Experimental procedures samples Douglass prepared his sample of Af by thermal decomposition of aqueous chromic acid at 300 - 325-degrees-C . Dr. Douglass was kind enough to lend us about 5 grams of his material . This material proved to be unsatisfactory , since we could not obtain reproducible results on various portions of the sample . Subsequently , we learned from Douglass that his sample contained a few percent Af impurity . Since Af is ferromagnetic , we felt that any results obtained from the magnetically contaminated Af would be suspect .

Plane suggested another preparation of Af which we used here . 500 ml of 1M aqueous Af with 1 Af added are heated in a bomb at 170-degrees-C for 48 hours . A very fine , gray solid ( about 15 g ) is formed , water-washed by centrifugation , and dried at 110-degrees-C ) .

Differential thermal analysis showed a very small endothermic reaction at 340-degrees-C and a large endothermic reaction at 470-degrees-C . This latter reaction is in accord with the reported decomposition of Af . Thermogravimetric analysis showed a weight loss of 1.8% centered at 337-degrees-C and another weight loss of 10.8% at 463-degrees-C . The expected weight loss for Af going to Af and Af is 10.6% . Mass spectrometric analysis of gases evolved upon heating to 410-degrees-C indicated nitrogen oxides and water vapor . The small reaction occurring at 337-degrees-C is probably caused by decomposition of occluded nitrates , and perhaps by a small amount of some hydrous material other than Af . All subsequent measurements were made on material which had been heated to 375-degrees-C for one hour . Emission spectra indicated Af calcium and all other impurities much lower . Chromium analysis gave 58.8% Cr as compared with 61.2% theory . However , Af adsorbs water from the atmosphere and this may account for the low chromium analysis and high total weight loss .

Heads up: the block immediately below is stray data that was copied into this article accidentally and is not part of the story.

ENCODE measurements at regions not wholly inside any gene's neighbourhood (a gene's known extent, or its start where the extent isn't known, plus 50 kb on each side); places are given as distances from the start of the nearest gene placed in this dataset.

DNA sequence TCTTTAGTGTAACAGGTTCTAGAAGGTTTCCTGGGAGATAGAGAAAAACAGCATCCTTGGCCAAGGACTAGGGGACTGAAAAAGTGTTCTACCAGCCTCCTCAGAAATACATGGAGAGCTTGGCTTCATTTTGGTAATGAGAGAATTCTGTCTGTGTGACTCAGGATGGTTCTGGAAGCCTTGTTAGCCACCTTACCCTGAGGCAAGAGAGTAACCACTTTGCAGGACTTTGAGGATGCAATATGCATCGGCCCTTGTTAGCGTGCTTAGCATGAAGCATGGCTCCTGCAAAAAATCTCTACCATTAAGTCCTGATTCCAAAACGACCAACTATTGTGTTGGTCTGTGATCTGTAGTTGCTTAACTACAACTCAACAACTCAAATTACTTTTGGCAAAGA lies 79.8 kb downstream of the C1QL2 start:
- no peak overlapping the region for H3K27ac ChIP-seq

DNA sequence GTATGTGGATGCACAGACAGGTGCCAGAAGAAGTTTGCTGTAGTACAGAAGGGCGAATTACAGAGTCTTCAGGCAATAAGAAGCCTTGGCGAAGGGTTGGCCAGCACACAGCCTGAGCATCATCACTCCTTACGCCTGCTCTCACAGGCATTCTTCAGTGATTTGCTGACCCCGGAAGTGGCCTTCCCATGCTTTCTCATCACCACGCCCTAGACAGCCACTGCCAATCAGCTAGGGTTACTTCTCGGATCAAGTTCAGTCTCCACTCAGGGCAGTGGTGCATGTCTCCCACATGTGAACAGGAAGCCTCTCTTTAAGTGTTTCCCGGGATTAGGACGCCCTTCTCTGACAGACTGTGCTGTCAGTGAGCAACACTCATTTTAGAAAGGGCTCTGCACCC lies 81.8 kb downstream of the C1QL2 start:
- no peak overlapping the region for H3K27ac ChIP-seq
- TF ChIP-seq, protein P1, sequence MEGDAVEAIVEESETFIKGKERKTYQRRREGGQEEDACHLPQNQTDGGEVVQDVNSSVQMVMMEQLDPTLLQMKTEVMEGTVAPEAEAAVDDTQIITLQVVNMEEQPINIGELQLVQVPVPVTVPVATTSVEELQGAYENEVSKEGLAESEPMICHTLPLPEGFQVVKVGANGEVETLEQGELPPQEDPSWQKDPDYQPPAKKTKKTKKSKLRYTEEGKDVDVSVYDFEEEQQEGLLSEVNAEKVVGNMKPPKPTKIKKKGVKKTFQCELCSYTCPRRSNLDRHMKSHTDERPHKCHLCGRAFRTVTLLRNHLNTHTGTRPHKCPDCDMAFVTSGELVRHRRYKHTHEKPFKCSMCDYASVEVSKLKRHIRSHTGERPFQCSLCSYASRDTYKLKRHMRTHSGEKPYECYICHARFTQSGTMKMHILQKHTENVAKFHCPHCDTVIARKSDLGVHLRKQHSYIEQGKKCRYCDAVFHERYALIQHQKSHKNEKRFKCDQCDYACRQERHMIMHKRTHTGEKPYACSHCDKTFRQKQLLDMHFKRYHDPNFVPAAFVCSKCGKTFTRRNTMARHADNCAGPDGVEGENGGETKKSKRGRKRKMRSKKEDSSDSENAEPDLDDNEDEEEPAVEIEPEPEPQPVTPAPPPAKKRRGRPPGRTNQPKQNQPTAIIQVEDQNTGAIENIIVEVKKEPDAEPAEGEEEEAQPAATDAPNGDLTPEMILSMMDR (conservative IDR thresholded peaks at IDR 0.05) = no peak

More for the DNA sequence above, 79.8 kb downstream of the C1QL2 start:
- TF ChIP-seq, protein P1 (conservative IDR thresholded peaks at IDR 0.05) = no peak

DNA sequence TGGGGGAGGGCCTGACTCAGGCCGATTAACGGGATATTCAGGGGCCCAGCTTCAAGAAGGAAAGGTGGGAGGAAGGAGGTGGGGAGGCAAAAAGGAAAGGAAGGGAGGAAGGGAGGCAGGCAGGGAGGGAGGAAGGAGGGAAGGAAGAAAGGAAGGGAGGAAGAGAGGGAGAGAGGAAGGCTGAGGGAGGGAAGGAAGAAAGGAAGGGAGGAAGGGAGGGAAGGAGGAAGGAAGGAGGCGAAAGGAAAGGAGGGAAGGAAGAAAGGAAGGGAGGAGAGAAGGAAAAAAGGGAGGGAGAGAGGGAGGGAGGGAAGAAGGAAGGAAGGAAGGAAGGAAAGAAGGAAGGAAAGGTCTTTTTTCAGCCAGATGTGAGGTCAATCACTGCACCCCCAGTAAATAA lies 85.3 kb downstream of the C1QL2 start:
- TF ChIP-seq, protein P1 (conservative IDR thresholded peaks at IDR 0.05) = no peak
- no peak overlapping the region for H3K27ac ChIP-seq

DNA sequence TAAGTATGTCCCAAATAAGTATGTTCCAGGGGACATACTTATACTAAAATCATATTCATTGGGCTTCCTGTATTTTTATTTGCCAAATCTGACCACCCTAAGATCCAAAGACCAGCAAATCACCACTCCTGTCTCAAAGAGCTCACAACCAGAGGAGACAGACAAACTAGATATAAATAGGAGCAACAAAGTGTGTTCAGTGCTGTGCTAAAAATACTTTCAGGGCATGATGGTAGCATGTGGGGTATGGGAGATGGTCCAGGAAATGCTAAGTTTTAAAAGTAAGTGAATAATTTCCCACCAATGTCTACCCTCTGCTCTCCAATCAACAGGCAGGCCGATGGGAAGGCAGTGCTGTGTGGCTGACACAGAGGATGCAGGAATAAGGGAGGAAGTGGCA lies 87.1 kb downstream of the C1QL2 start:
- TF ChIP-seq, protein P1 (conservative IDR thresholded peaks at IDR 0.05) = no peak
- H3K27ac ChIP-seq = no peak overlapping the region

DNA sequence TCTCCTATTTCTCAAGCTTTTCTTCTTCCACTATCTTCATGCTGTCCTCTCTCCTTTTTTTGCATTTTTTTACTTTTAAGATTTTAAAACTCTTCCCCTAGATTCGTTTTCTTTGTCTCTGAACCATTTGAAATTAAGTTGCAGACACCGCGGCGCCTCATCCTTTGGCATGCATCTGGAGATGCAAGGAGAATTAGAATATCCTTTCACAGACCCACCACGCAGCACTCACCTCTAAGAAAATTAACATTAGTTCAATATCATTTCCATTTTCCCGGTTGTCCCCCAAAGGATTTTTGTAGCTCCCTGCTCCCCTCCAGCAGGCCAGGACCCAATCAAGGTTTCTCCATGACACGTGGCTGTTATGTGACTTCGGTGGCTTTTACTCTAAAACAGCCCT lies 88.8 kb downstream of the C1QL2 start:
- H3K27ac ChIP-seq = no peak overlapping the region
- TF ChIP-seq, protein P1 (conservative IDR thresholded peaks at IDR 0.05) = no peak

The x-ray diffraction pattern of the material , taken with CuK**ya radiation , indicated the presence of no extra lines and was in good agreement with the pattern of Douglass . Magnetic analyses by R. G. Meisenheimer of this laboratory indicated no ferromagnetic impurities . Af was found to be paramagnetic with three unpaired electrons per chromium atom and a molecular susceptibility of Af , where Af . For exactly three unpaired electrons the coefficient would be 3.10 . An infrared spectrum , obtained by H. A. Benesi and R. G. Snyder of this laboratory , showed bands in the positions found by Jones .

Electron microscopic examination of the Af sample showed it to be composed of nearly isotropic particles about 0.3M in diameter . The particles appeared rough and undoubtedly the single-crystal domains are smaller than this . The x-ray data are consistent with particle sizes of 1000 A or greater . We found no obvious effects due to preferred orientation of the crystallites in this sample nor would we expect to on the basis of the shape found from electron microscopic examination .

Nuclear magnetic resonance ( NMR ) measurements The magnetic resonance absorption was detected by employing a Varian model Af broad line spectrometer and the associated 12-inch electromagnet system . One measurement at 40 Mc/sec was obtained with the Varian model Af unit . A bridged-T type of bridge was used in the 10 - 16 Mc/sec range . The rf power level was maintained small enough at all times to prevent obvious line shape distortions by saturation effects . A modulation frequency of 40 cps with an amplitude as small as possible , commensurate with reasonably good signal-to-noise quality , was used . Background spectra were obtained in all cases . The spectrometer was adjusted to minimize the amount of dispersion mode mixed in with the absorption signal .